Articles - Reputational risk and a lesson from Nigel Farage

Nigel Farage is back in the news, and whatever your views on his spat with Coutts / NatWest, the tale certainly puts the spotlight back on the challenges of managing reputational risk. This article explores some of the key risks, the reasons that the reputational risk landscape is more volatile than ever and some of the steps we can take to manage it.

 By Ed Harrison, Principal at LCP

 What are the key reputational risk areas?
 Reputational risks for insurers take many different forms. The classic risk is failure to meet policyholder expectations, for example through inefficient claims handling or opaque or unclear policy terms. Whether fair or not, insurers in the personal lines and SME space are not particularly well trusted by the public.

 However, increasingly insurers are exposed to new sources of reputational risk too. Scandals such as Cambridge Analytica, as well as the introduction of GDPR have moved the dial in terms of the care society expects firms to take with their personal data and how it can be used.

 In addition, members of the public are increasingly vocal on a range of ethical issues. These encompass climate change and ESG through to general staff welfare and, more specifically, diversity, equity and inclusion issues.

 Why are these risks more topical today?
 These risks have always been present to some extent, but their impact has been amplified over the past decade due to a range of societal changes. The rise of the digital era and social media has expanded the reach and speed of customer feedback, allowing grievances to be aired publicly and instantly, with the potential for those claims to “go viral”.

 At the same time, heightened customer service expectations, increased cyber threats, and a societal shift towards ethical business practices have painted a wider target on insurers’ backs than ever before.

 However, perhaps most challenging for insurers is that there are no easy answers to lots of these questions. Perhaps Coutts’ termination of Farage’s current account was an attempt to minimise the reputational risk that his association with the bank posed. In practice, it’s had the opposite effect, with the media blowback also affecting NatWest.

 Firms can end up with similar front page coverage for totally different reasons, which means that the ultimate fallout is hard to predict. The banking current account market is notoriously sticky, so I can’t imagine mass account closures for NatWest. Similarly, when Hiscox hit the front pages over its stance on Covid-19 business interruption claims, the press speculated that the reputational damage could be terminal – two years on, those headlines were clearly overblown. Contrast that with the woes of the CBI, which has been chastened and hugely diminished as a lobbying organisation following its recent scandals.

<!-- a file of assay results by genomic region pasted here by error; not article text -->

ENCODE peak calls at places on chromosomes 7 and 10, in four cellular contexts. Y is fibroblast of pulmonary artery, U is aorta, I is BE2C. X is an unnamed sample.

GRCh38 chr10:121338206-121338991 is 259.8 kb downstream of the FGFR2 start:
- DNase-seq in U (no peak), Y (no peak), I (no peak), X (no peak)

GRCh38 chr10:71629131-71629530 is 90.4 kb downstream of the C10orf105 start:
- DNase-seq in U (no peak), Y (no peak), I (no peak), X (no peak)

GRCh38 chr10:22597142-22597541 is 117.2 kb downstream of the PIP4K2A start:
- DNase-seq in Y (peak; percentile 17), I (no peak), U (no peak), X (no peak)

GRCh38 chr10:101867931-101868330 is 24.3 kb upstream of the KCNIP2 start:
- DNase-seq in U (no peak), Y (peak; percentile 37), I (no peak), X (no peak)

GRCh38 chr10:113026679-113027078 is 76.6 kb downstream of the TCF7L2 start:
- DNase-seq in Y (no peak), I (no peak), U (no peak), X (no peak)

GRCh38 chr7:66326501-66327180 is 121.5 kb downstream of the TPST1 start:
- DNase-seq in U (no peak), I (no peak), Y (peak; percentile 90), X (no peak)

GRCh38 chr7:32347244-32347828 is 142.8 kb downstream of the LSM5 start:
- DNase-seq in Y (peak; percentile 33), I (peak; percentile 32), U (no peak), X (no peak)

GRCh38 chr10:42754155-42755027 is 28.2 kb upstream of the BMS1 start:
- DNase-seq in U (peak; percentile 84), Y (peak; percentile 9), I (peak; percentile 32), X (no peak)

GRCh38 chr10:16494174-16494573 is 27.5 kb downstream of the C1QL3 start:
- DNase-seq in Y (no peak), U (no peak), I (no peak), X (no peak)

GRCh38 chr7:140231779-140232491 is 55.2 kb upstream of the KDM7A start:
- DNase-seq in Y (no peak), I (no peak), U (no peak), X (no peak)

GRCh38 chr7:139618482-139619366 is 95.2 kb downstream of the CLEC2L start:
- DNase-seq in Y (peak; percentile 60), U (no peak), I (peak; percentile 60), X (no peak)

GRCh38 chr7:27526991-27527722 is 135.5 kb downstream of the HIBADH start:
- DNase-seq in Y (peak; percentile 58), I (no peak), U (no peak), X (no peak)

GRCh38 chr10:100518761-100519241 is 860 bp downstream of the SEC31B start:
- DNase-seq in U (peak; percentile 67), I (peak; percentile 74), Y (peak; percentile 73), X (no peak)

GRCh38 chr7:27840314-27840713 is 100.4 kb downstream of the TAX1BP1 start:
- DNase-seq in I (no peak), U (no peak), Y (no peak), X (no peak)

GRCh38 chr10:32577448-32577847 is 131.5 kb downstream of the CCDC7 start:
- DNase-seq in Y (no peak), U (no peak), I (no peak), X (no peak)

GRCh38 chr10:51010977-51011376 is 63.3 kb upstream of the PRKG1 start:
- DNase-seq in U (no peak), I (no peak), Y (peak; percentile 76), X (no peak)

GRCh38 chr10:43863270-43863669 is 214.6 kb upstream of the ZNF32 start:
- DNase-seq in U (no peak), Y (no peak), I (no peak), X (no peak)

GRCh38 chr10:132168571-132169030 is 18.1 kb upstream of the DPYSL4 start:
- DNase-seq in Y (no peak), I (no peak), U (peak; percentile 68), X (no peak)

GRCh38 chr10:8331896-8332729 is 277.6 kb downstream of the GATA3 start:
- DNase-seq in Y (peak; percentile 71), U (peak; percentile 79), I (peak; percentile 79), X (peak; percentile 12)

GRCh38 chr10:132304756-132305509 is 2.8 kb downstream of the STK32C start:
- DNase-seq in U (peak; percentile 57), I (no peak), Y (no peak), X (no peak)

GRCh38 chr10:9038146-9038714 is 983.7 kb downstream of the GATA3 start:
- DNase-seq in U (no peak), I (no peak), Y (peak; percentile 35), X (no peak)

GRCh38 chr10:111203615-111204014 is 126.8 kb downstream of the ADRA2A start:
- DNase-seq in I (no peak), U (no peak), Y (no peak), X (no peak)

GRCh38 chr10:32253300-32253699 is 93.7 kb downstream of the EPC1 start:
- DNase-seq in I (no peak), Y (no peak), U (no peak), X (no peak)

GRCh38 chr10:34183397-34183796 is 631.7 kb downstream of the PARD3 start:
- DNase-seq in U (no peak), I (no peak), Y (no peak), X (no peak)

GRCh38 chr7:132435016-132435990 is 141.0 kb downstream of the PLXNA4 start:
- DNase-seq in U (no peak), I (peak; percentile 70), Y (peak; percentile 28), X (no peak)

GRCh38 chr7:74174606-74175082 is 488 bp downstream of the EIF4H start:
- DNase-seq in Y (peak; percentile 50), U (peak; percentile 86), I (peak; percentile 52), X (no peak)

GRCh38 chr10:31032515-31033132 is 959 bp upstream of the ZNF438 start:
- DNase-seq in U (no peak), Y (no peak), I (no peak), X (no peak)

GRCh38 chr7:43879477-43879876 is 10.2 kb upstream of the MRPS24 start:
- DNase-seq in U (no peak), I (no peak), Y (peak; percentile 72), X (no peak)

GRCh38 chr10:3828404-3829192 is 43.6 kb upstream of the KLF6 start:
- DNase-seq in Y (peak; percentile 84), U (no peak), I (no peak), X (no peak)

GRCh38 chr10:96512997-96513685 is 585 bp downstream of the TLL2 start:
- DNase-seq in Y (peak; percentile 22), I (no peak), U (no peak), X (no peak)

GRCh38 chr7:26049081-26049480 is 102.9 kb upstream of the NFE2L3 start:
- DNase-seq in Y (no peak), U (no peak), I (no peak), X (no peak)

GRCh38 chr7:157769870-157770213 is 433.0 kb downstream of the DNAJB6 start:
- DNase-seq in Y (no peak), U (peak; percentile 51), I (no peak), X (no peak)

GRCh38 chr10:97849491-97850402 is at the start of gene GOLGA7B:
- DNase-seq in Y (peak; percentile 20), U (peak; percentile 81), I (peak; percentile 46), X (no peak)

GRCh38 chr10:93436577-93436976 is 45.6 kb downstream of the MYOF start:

How to manage reputational risk in a changing landscape?
 Managing reputational risk is challenging, but fortunately, insurers are not completely powerless in the face of these challenges. The best strategy is clearly to avoid drawing public ire in the first place. The overall risk management framework is key to this because reputational risk can compound so many day-to-day challenges. Having strong operational resilience measures around claims management and policy administration reduces the risk of causing unreasonable policyholder delays, but a strong training programme for customer facing staff is equally important to minimise the number of mis-steps that could go viral on social media.

 On ESG, climate change and corporate citizenship, insurers are increasingly walking a tightrope across a culture-war minefield. Key to success here is having a clear culture, vision and values that are embedded in the organisation, as well as ensuring that culture remains appropriately in-step with societal norms.

 Managing a crisis
 Ultimately, insurers should assume that they will be exposed to reputational damage as well as attempt to avoid it. As such, firms can benefit from scenario planning and practical testing to prepare for potential crises and to help ensure everyone knows their roles.

 In the event of a crisis, some key considerations include:
 • Putting together a diverse crisis response team that has the best possible chance of seeing the issue and your response from a range of perspectives. Crises can be exacerbated by senior figures acting alone and “putting their foot in it”.
 • Responding clearly and quickly, but being open about what you know / don’t know if it’s early stages. Ambiguous responses can be misinterpreted by the media, and a delayed response means the story can run away from you.
 • Developing a response that will stick. Media interest is prolonged when a firm’s story shifts or is proved untrue.
 • Having a clear media strategy, in terms of who is responsible for monitoring content on, and responding on, various platforms. Choose the distribution channels for your messaging carefully.
 • Being open and transparent, and empathic with those affected. Avoid sounding defensive about the issue.
 • Recognising when your response should be more than just an apology. For example in 2021, after an in-store incident, Starbucks shut 8000 US stores for a half-day of racial bias training … “Sorry we got it wrong” (rightly) won’t always be enough.

 Where next?
 Traditionally, reputational risk has been considered a subset of operational risk. In the current environment, insurers need to prioritise reputational risk management and transform it into a strategic opportunity. Insurers who manage to navigate this shifting terrain successfully will be the ones who view reputational risk not merely as a threat, but as a catalyst for improvement and innovation across the whole business.

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